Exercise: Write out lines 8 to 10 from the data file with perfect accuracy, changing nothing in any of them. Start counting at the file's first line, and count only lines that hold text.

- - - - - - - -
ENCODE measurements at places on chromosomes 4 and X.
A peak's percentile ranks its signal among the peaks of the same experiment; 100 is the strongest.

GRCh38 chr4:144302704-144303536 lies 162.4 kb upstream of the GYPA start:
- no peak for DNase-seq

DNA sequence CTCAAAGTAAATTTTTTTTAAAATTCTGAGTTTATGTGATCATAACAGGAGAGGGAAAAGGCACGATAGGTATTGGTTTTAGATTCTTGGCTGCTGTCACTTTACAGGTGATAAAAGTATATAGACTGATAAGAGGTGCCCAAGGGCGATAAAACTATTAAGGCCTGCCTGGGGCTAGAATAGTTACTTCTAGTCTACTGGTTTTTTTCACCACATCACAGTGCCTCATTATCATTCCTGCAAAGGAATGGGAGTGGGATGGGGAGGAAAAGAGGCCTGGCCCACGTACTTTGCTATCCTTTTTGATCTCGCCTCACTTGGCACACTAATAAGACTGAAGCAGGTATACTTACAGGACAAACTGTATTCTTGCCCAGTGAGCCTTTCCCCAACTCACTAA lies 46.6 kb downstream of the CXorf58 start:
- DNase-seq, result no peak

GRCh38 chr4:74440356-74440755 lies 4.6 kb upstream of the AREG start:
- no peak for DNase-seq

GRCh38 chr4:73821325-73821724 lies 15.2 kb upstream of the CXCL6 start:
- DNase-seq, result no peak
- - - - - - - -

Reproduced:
- no peak for DNase-seq

GRCh38 chr4:73821325-73821724 lies 15.2 kb upstream of the CXCL6 start:
- DNase-seq, result no peak